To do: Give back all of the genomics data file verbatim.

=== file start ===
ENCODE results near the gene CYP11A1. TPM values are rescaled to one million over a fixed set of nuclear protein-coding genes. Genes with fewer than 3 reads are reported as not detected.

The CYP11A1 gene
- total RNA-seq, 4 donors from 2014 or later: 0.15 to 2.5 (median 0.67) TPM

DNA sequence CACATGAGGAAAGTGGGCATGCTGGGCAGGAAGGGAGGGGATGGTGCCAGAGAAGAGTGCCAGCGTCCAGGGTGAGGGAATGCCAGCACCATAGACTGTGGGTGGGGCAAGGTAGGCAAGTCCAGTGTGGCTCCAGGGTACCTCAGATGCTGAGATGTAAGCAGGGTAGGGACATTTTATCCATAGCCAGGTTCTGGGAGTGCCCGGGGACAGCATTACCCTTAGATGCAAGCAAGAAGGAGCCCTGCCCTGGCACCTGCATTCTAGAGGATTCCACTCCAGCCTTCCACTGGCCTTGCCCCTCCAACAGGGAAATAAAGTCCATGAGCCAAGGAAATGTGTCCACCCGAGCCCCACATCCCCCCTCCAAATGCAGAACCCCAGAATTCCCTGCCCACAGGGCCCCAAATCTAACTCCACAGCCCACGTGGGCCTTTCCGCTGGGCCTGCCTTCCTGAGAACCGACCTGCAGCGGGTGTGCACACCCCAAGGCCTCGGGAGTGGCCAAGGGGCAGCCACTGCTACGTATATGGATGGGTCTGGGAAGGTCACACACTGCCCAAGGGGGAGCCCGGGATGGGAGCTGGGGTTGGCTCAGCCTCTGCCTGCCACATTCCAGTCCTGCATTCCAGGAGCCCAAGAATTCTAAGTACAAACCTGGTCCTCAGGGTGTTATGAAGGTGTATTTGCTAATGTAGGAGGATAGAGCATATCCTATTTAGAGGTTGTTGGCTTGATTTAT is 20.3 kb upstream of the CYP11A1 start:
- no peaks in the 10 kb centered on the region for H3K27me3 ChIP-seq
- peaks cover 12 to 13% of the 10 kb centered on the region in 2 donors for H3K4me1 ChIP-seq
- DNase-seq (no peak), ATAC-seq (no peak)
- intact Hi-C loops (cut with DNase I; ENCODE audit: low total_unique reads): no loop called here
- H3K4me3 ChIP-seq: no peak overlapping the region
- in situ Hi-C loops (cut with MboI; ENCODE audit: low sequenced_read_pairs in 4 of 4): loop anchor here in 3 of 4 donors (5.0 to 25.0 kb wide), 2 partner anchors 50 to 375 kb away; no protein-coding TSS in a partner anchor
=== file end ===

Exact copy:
ENCODE results near the gene CYP11A1. TPM values are rescaled to one million over a fixed set of nuclear protein-coding genes. Genes with fewer than 3 reads are reported as not detected.

The CYP11A1 gene
- total RNA-seq, 4 donors from 2014 or later: 0.15 to 2.5 (median 0.67) TPM

DNA sequence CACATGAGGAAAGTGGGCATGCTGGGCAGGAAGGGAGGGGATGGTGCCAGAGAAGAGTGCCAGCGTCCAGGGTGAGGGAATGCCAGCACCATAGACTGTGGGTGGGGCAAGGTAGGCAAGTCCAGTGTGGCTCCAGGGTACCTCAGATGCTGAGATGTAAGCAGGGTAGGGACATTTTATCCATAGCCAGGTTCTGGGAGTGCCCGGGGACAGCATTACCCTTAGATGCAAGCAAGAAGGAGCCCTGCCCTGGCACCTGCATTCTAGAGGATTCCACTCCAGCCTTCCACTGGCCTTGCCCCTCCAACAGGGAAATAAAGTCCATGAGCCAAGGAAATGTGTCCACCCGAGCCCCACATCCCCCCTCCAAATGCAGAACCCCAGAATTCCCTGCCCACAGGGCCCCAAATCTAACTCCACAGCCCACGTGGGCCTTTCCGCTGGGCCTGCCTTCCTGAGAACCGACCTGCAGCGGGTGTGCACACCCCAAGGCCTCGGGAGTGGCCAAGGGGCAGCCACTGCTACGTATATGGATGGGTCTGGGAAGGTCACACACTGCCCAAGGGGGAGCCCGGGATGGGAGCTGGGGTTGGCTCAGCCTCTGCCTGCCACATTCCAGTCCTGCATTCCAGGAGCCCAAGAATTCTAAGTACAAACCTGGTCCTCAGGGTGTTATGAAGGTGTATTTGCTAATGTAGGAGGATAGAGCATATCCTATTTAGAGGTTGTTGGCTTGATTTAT is 20.3 kb upstream of the CYP11A1 start:
- no peaks in the 10 kb centered on the region for H3K27me3 ChIP-seq
- peaks cover 12 to 13% of the 10 kb centered on the region in 2 donors for H3K4me1 ChIP-seq
- DNase-seq (no peak), ATAC-seq (no peak)
- intact Hi-C loops (cut with DNase I; ENCODE audit: low total_unique reads): no loop called here
- H3K4me3 ChIP-seq: no peak overlapping the region
- in situ Hi-C loops (cut with MboI; ENCODE audit: low sequenced_read_pairs in 4 of 4): loop anchor here in 3 of 4 donors (5.0 to 25.0 kb wide), 2 partner anchors 50 to 375 kb away; no protein-coding TSS in a partner anchor